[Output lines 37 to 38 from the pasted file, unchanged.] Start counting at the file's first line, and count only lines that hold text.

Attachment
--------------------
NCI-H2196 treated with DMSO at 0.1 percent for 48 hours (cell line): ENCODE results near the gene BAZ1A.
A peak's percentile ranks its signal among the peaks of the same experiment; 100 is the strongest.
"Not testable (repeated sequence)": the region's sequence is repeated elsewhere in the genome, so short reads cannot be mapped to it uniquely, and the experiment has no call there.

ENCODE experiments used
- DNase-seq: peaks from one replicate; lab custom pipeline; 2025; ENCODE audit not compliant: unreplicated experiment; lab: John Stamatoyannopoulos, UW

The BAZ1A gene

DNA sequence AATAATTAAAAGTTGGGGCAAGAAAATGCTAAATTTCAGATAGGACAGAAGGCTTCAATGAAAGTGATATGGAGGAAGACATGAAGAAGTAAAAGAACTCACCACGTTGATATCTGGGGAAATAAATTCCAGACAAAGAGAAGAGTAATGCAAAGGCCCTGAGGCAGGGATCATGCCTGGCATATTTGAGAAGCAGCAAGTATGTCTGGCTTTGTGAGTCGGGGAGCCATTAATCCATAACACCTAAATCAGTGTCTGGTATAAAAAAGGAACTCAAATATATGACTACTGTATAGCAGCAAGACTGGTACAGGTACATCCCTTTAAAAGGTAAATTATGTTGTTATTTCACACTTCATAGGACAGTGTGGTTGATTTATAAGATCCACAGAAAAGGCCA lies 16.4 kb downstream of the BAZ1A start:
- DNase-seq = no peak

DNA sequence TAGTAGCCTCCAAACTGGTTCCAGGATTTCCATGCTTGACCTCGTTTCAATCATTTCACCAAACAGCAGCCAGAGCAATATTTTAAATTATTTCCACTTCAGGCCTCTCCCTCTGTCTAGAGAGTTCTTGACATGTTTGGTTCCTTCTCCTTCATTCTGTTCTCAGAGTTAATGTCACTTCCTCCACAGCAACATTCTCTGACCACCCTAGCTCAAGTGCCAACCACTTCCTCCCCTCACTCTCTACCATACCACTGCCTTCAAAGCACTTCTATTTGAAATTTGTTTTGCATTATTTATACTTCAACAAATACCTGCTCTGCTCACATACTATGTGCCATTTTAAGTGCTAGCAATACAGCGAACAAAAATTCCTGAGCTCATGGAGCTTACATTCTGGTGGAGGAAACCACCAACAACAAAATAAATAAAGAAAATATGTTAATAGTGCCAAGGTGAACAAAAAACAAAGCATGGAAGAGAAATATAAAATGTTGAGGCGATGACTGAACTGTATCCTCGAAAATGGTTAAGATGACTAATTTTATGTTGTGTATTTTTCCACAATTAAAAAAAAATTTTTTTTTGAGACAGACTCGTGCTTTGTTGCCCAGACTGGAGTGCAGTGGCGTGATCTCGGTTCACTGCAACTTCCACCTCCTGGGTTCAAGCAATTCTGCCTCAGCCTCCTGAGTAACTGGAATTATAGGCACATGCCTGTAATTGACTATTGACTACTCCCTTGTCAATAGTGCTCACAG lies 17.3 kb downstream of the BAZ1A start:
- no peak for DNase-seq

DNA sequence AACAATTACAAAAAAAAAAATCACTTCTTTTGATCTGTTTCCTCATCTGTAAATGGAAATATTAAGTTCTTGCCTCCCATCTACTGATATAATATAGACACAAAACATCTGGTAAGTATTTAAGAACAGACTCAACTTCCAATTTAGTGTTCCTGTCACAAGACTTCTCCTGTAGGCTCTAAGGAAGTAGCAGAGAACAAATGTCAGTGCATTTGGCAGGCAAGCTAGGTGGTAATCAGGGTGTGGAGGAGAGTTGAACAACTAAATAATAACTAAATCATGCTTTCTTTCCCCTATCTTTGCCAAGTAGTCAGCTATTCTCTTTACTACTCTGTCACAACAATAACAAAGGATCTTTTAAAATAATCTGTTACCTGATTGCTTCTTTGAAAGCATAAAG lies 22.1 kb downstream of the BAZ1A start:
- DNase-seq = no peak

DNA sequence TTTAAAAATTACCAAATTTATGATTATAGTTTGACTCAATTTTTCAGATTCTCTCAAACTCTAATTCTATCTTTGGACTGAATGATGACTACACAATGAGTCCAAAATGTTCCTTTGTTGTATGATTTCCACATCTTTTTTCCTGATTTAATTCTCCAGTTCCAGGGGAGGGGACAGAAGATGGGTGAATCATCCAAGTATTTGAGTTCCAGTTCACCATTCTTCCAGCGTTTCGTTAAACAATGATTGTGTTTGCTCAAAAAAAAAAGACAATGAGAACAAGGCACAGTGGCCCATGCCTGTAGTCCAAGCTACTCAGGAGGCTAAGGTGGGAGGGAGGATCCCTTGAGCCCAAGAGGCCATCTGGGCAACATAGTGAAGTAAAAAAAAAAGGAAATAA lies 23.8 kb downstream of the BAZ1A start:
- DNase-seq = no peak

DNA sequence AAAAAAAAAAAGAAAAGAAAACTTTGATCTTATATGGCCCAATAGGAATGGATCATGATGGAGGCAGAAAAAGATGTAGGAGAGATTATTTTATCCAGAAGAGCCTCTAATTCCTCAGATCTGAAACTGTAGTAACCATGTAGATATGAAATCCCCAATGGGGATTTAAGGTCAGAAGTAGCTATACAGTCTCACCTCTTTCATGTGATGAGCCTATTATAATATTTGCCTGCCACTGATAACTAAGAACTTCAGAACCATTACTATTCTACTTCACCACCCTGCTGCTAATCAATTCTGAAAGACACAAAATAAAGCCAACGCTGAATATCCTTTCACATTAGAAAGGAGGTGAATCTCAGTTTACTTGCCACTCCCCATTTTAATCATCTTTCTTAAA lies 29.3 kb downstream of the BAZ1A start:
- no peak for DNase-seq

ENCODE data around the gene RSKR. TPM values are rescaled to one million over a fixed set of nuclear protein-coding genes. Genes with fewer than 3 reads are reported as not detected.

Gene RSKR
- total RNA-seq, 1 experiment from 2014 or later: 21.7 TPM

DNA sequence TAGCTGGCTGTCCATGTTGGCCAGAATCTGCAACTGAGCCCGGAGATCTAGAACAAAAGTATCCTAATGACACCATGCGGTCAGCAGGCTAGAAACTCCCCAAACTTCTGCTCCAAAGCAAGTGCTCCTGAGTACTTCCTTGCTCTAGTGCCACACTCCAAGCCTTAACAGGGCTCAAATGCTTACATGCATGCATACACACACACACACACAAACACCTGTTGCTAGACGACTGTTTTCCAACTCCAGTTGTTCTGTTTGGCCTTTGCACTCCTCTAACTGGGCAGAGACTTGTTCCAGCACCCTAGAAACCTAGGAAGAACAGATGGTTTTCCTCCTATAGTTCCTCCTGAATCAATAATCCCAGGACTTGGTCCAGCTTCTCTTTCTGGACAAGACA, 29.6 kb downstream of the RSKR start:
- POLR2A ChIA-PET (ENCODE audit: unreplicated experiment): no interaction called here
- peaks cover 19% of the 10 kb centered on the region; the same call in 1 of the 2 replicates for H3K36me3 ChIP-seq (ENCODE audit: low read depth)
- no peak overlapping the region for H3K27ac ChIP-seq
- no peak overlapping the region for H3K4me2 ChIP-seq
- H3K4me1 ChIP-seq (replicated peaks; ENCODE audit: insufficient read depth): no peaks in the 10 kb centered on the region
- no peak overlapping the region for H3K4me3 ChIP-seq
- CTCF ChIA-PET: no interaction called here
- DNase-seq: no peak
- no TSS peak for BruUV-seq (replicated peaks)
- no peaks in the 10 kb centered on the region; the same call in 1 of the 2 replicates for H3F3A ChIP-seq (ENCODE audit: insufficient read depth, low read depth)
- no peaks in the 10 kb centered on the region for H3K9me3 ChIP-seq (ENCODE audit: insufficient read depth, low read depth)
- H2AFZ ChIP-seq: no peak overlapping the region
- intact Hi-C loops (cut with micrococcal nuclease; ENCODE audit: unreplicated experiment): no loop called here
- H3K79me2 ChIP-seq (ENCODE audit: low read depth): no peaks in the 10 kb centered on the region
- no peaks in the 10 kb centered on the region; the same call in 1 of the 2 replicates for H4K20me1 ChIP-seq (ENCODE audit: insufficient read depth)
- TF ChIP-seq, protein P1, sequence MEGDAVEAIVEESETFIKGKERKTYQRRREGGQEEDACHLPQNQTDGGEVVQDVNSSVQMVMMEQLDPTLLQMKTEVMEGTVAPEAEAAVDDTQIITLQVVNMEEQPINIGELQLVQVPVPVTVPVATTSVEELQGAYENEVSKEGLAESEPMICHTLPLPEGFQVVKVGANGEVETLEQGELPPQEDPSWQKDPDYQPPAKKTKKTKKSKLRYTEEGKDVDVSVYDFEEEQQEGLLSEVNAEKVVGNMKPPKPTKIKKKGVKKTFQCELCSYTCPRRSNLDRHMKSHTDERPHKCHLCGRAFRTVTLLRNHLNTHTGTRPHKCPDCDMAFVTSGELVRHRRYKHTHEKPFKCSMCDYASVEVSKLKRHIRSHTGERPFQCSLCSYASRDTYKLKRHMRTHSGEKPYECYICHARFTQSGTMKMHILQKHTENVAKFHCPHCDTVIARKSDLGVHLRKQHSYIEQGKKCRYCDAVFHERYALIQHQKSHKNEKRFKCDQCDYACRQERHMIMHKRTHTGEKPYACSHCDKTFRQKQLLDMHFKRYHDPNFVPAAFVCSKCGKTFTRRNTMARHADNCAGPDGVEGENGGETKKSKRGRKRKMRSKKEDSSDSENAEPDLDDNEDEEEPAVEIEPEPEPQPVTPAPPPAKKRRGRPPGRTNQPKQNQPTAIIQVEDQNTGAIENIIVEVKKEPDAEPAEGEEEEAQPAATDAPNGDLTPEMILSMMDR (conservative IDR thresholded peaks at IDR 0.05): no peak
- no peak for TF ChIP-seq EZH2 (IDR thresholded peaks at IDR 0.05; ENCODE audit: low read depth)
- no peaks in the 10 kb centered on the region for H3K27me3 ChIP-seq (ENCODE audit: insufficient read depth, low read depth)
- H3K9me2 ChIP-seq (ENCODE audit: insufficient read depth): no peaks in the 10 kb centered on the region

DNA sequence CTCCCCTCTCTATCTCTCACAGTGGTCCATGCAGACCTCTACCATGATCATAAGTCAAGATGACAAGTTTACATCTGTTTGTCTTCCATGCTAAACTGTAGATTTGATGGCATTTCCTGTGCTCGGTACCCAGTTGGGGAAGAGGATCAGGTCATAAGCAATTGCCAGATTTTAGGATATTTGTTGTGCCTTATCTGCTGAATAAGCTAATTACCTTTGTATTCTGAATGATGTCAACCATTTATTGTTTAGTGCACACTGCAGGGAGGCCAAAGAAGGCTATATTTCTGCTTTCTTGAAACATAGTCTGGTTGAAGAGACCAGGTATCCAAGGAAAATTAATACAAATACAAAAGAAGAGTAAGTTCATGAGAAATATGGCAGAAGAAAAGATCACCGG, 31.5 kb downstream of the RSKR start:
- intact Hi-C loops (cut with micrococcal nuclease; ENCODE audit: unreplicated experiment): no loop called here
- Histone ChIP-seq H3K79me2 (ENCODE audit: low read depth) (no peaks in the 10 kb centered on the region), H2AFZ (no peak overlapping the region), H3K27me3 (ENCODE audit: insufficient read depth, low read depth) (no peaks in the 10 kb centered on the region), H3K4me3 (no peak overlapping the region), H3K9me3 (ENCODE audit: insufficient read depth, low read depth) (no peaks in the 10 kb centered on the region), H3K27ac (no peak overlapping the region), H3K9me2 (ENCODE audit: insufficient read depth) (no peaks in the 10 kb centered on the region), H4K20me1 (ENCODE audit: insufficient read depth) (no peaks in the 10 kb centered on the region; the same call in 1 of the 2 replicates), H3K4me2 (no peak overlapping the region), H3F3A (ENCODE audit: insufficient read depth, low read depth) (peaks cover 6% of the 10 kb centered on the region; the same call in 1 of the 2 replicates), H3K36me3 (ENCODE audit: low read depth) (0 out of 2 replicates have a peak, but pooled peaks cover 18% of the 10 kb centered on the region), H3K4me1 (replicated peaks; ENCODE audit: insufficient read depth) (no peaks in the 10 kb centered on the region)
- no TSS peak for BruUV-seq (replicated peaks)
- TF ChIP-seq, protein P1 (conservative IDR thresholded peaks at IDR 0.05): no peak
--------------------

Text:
- no peak for TF ChIP-seq EZH2 (IDR thresholded peaks at IDR 0.05; ENCODE audit: low read depth)
- no peaks in the 10 kb centered on the region for H3K27me3 ChIP-seq (ENCODE audit: insufficient read depth, low read depth)